Istanbul breakfast junkies’ 119-year-old shrine loses battle against gentrification

Istanbul breakfast junkies’ 119-year-old shrine loses battle against gentrification

Istanbul breakfast junkies’ 119-year-old shrine loses battle against gentrification

This cute little shop, in activity since 1895, is the new victim of Istanbul's rampant gentrification.

Pando Kaymak, the iconic breakfast shop in Istanbul’s Beşiktaş neighborhood, with the fame of its buttery clotted cream and honey transmitted generation to generation, is now closing its doors after 119 years of activity.

The increasing gentrification in Istanbul’s center succeeded at what the fall of the Ottoman Empire, the World Wars, the troubled years of political or economic crises didn’t as the shop’s owners have given up their battle against the hike of real estate prices despite receiving massive public support.

92-year-old Pandelli Shestakof and his wife Döne, who have run the shop since bygones, have said they are not able to fight against the landlord's eviction order anymore due to their age.

“The landlord came yesterday after the campaigns of support organized for the shop and told us not to ‘create trouble.’ So they are forcing us to rest and we won’t say anything because of our age,” Döne Shestakof told Hürriyet on Aug. 22. They were told to close the shop before Aug. 25, she added.

More than a simple shop, Pando Kaymak was a cultural landmark with its typical blue front color, old windows, modest tables, small chairs and delicious kaymak. “Uncle” Pando himself was a legend of his own, as his gracious grumpiness became as popular as his food. Asked about the shop’s success, Pando Shestakof explained the number of regulars by the store’s ability to give a familiar feeling to its clients.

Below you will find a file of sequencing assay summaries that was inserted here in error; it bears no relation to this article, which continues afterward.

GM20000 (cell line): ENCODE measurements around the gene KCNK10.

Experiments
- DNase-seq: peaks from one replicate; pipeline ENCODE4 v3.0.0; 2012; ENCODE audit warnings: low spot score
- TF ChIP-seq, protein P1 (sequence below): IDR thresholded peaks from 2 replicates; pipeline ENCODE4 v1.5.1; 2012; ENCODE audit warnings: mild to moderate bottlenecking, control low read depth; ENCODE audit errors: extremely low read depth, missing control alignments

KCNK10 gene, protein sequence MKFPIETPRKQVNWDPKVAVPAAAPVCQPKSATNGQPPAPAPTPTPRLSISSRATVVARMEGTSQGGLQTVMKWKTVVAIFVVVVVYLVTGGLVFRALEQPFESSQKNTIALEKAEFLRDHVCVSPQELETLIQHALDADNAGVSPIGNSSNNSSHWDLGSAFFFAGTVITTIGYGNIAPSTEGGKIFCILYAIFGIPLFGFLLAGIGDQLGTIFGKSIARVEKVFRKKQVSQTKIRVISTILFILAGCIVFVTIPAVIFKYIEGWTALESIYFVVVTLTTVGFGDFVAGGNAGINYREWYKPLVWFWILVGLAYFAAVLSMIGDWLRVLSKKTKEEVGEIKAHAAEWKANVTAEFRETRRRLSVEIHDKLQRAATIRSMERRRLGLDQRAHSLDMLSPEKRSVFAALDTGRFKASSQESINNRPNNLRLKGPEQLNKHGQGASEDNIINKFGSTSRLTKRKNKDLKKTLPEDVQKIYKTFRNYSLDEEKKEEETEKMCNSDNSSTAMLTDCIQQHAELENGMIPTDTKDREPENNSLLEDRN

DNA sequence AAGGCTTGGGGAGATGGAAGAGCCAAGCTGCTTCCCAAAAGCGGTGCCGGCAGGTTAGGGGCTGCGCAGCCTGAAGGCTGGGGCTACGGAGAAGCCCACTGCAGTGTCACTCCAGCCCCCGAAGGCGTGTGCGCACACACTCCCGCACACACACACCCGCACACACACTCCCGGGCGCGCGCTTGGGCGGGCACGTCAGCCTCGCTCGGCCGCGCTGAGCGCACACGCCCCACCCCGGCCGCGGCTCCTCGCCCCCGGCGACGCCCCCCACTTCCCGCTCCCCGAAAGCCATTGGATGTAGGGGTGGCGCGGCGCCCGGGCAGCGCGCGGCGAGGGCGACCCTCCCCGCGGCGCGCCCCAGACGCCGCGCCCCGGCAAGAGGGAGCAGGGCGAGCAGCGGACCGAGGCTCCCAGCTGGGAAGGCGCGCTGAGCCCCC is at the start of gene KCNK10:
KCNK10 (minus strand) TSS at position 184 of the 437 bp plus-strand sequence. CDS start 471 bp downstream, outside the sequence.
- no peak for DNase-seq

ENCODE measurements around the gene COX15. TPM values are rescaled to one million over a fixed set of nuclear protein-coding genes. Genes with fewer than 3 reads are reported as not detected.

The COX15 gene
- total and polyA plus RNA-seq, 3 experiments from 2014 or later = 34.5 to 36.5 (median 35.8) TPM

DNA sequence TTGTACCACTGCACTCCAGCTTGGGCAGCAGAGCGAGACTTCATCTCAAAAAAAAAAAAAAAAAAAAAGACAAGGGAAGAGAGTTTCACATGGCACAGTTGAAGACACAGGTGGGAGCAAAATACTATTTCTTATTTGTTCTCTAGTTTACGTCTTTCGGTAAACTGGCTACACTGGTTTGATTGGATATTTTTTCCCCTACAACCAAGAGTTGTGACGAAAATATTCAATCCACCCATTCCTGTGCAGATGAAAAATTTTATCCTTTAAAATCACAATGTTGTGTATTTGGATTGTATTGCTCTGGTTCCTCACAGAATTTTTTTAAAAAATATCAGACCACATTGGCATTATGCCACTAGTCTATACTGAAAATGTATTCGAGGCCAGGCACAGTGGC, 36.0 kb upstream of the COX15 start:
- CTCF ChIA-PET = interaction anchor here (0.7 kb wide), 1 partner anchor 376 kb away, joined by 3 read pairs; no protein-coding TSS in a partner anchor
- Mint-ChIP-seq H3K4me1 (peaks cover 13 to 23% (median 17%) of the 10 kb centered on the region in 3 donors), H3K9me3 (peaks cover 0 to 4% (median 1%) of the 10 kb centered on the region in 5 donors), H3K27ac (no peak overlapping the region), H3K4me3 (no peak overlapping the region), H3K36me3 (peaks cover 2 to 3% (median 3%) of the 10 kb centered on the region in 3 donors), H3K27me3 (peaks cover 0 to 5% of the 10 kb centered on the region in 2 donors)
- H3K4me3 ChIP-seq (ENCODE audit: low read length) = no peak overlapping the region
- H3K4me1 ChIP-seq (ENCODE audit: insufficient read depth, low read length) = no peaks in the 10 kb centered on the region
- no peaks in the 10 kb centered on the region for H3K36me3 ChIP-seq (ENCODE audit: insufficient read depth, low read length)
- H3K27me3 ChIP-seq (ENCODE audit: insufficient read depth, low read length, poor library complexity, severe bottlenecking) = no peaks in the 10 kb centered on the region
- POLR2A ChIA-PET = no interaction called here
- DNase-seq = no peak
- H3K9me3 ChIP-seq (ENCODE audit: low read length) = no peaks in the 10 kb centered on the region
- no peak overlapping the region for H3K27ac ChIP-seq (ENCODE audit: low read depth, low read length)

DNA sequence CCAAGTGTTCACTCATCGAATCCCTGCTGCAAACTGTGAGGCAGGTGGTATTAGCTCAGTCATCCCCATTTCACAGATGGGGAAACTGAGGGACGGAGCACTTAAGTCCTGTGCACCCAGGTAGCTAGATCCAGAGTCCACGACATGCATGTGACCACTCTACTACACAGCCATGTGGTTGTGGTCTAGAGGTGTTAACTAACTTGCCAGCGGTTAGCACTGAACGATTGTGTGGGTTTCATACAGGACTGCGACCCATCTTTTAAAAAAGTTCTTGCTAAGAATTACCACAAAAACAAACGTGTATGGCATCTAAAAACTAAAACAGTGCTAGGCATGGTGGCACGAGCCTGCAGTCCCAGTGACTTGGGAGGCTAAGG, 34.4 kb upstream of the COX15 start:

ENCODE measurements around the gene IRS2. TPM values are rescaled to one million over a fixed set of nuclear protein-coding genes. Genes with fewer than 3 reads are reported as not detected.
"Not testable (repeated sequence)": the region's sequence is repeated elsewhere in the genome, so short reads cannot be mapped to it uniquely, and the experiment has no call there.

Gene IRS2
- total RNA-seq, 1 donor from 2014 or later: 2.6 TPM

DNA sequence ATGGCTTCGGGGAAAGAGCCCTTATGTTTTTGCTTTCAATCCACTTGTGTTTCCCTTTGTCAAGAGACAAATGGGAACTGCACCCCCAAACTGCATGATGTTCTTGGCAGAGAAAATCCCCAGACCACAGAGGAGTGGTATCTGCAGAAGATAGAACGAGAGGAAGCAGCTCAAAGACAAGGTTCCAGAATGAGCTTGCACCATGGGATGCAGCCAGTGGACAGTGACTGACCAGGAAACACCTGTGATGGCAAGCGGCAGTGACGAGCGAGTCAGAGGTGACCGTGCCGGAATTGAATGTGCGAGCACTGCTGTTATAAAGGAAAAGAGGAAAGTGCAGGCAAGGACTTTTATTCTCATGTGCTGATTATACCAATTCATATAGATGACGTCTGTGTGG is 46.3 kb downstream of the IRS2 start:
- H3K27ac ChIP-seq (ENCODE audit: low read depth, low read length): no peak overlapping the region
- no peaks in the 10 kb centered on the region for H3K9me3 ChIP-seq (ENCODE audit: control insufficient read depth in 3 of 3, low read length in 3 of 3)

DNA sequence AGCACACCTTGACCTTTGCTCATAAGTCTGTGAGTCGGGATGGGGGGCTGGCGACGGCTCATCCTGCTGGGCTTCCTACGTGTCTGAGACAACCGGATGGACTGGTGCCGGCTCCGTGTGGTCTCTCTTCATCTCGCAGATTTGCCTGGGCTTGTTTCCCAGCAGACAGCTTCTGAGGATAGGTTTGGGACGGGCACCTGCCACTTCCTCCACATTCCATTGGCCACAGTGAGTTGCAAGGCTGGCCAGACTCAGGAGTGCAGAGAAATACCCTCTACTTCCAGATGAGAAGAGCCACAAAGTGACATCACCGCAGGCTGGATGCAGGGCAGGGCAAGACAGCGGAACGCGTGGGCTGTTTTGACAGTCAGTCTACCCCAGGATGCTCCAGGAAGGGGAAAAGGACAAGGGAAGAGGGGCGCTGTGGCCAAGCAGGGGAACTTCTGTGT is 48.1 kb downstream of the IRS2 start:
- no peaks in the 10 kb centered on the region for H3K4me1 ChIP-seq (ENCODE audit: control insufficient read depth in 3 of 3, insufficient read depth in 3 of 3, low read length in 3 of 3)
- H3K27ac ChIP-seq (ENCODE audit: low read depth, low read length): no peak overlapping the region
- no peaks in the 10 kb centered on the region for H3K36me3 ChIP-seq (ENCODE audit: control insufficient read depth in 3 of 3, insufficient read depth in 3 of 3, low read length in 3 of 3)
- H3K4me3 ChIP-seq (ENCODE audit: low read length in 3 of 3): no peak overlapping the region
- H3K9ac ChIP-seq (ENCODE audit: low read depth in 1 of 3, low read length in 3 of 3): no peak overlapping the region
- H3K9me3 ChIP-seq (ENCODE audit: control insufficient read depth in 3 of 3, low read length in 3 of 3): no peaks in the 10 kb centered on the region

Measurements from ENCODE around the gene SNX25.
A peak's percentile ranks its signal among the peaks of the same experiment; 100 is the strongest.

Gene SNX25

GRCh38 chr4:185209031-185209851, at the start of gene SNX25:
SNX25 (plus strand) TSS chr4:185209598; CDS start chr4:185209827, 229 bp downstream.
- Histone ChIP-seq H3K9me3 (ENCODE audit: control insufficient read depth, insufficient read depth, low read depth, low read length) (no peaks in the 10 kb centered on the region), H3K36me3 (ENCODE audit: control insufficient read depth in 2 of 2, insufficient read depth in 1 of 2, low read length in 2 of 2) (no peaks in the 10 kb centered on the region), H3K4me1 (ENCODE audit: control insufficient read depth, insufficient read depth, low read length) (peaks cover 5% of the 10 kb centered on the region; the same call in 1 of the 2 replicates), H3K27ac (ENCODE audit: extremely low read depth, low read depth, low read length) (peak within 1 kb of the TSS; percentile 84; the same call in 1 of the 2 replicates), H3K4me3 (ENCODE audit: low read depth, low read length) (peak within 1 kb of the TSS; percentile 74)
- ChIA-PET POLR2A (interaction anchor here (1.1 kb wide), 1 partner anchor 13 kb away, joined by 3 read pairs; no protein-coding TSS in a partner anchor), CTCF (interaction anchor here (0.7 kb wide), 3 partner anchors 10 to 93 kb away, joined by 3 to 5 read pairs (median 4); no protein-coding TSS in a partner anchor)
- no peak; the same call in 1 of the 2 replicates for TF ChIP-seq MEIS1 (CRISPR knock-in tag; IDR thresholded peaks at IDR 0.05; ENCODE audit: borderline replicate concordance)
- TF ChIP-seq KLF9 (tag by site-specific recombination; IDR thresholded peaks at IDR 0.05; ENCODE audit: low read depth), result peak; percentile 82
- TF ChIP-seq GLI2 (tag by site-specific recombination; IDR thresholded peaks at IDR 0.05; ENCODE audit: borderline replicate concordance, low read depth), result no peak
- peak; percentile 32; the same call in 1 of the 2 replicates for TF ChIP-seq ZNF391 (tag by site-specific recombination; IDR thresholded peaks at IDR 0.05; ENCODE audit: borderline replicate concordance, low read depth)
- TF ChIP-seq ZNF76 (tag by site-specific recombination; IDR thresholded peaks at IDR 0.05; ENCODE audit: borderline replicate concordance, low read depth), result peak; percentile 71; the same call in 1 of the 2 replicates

Pando Kaymak will now become part of the long history that it witnessed, but its case is not unique. Gentrification in Istanbul has accelerated in recent months, particularly after a new law giving landlords the right to evict tenants of more than 10 years without any justification. The new regulation has given the opportunity to landlords to seek more gains without legal scruples by imposing to their tenant exorbitant prices, only affordable to chain brands.

Pressure on shop owners on Istanbul’s İstiklal Avenue is also increasing, with owners reportedly asking double the rent to their tenants. Other iconic shops like Emek Movie Theatre, Robinson Crusoe bookstore, Rebul pharmacy, İnci Patisserie have also become the victims of gentrification, with others in line.